Archaeology breakthrough: 2,000-year-old 'mini Pompeii' discovered in France

Archaeology breakthrough: 2,000-year-old ‘mini Pompeii’ discovered in France

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Archaeology breakthrough: 2,000-year-old ‘mini Pompeii’ discovered in France

This find took place in the district of Sainte-Colombe, southern Lyon, and was dubbed a Mini Pompei by its similarity to the Roman town buried in Naples after the Vesuvius eruption in 79 A.D.

Archaeologists have discovered vestiges of armor worn by what they believed to be a retired Roman officer, as well as beautiful mosaics and pottery frozen in time.

Like the famous Pompeii, experts believe that the city was buried under ash and debris after a huge disaster, but it did not follow a volcanic eruption.

The site’s main archaeologist, Benjamin Clement, told PBS in 2017: “So we’ve just discovered the pieces of huge armor from the first century.

“Here we have a small part of the belt and this type of decoration comes from the belt on the front of the armor.

Archaeologists uncovered a mini Pompeii
The discovery was made near Lyon

“We have all the parts of the armor, all the little parts that come out of it.

“Only 10 minutes ago we found a little sword, I’ll show it to you.”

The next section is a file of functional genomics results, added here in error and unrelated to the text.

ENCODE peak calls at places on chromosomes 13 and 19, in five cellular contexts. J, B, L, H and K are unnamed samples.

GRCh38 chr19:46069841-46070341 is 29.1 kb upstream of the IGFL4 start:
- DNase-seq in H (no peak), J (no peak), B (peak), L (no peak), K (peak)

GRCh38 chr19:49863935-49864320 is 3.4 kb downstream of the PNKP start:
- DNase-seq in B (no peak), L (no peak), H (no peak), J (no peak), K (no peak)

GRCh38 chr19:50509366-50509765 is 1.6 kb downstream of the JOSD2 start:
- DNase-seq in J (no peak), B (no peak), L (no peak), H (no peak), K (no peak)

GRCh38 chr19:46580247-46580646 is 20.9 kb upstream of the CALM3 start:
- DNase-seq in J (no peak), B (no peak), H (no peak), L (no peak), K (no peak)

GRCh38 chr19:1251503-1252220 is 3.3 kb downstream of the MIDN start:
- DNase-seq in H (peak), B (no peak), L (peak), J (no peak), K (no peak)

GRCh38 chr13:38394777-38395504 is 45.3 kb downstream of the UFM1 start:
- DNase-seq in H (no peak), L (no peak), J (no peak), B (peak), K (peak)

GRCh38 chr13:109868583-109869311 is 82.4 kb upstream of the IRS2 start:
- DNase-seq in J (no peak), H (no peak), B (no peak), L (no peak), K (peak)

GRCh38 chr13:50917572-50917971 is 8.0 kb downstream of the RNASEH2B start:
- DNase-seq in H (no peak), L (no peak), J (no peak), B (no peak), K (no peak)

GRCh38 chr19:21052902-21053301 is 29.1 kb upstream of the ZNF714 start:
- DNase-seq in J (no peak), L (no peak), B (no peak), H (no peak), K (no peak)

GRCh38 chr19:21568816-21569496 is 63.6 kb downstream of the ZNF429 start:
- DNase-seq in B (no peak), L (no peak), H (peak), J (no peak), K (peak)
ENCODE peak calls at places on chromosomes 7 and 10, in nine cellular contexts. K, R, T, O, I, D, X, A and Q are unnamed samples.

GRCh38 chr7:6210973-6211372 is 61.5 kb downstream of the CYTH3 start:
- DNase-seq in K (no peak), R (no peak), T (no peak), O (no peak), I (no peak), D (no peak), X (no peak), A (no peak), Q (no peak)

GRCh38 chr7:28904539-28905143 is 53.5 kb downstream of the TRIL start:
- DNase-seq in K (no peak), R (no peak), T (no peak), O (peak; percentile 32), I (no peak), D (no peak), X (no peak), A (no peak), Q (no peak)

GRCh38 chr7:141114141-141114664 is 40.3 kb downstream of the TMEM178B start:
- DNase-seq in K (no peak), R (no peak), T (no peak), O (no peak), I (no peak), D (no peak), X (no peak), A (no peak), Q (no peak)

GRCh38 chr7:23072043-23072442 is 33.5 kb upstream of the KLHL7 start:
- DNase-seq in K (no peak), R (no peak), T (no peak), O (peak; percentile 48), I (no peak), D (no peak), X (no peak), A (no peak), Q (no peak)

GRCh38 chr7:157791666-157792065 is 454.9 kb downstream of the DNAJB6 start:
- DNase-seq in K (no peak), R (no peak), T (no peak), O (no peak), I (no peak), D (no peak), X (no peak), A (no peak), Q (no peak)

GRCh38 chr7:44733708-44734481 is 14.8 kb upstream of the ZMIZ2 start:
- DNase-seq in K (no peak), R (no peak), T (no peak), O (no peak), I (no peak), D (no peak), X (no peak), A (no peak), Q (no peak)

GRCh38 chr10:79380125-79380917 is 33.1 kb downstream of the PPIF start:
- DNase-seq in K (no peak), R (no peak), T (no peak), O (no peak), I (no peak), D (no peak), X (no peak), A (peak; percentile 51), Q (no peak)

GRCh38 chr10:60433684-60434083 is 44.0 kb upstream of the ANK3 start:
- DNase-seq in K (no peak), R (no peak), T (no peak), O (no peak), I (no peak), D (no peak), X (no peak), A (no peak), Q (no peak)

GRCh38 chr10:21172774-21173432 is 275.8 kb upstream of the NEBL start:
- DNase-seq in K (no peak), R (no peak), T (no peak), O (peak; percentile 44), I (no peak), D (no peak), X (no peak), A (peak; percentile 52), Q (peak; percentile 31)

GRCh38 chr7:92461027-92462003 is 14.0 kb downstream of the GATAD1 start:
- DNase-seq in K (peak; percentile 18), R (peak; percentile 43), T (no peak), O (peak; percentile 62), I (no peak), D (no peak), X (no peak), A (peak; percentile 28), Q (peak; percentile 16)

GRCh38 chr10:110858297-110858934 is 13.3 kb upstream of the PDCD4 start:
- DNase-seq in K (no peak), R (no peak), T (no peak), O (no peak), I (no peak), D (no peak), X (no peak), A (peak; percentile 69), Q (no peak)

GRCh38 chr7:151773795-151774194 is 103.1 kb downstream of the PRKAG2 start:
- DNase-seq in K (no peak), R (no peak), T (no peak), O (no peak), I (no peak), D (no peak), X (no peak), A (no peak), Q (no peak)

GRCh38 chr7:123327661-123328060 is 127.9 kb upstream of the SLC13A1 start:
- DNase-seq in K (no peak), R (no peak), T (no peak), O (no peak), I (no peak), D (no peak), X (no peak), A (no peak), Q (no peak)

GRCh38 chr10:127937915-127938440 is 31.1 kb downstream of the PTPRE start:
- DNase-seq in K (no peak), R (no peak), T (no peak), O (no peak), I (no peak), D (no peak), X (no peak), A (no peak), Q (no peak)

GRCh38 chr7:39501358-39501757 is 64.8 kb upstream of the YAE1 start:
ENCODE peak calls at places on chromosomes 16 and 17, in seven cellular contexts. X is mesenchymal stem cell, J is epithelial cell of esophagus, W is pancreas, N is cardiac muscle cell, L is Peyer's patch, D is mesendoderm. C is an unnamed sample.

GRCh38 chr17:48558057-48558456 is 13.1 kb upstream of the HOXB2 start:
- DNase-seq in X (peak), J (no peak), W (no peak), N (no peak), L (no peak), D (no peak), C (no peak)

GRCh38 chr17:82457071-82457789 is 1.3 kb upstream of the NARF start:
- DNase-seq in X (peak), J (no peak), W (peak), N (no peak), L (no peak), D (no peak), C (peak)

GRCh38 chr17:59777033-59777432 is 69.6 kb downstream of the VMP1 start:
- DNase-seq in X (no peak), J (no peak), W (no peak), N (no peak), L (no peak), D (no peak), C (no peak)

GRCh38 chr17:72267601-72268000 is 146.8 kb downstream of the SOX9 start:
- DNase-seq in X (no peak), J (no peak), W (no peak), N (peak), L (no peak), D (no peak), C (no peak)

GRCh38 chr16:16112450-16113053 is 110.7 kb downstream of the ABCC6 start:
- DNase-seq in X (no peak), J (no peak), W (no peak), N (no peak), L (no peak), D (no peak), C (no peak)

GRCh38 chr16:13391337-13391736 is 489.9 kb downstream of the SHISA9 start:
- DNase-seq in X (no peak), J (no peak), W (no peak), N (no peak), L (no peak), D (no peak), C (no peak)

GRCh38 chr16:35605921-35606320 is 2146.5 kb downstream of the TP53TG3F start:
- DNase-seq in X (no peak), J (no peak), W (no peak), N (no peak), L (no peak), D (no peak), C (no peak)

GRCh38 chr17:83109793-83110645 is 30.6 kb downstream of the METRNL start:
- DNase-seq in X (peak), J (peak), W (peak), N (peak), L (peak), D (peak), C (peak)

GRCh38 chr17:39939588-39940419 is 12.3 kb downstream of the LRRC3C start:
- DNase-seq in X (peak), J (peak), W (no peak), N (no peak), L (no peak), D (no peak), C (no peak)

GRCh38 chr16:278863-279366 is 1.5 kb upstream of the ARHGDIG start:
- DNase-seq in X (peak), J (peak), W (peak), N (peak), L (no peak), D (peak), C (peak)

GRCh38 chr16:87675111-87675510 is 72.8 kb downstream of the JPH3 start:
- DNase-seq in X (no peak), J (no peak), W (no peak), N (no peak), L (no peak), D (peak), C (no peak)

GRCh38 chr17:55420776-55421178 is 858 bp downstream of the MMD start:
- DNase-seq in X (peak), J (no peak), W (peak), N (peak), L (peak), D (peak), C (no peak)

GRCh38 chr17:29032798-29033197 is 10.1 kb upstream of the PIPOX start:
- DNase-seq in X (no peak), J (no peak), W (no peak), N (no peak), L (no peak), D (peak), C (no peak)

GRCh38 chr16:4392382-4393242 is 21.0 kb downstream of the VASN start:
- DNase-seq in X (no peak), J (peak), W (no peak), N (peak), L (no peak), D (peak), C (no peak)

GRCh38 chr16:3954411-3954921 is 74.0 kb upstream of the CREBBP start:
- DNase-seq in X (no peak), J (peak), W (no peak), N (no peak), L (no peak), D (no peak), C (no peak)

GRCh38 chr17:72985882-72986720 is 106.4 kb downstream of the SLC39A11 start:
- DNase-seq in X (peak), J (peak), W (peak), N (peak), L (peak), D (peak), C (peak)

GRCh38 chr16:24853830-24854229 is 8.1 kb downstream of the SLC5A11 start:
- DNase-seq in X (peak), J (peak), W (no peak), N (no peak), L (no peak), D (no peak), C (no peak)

“If you come and look, we also have all the protection for the shoulders. “

Clement explained how the findings provide insight into life over two millennia ago. He added, “Mosaics are really interesting because they are part of art, like a statue.

“But for the understanding of the lifestyle of the Roman people, most of them were from the middle and lower classes.

Ancient pottery shows how the Roman Empire was cooking and eating

The French Minister of Culture, Marie-Agnès Gaidon Bunel, added: “There has been an increase in clandestine treasure hunting in France in recent years, with objects recovered from archaeological sites, which we are not at all happy.

“The Minister of Culture is trying to combat this practice because the removal of these objects from their archaeological framework prevents us from dating the site and they are actively marketed outside of France.”

Some have called the discovery the most important of the past 50 years, as it helps to rebuild the stronghold of the Roman Empire over France.

Unlike Pompeii, tourists will not be able to get a first-hand look at the site, as it has now been reconstructed, with an apartment complex and parking.


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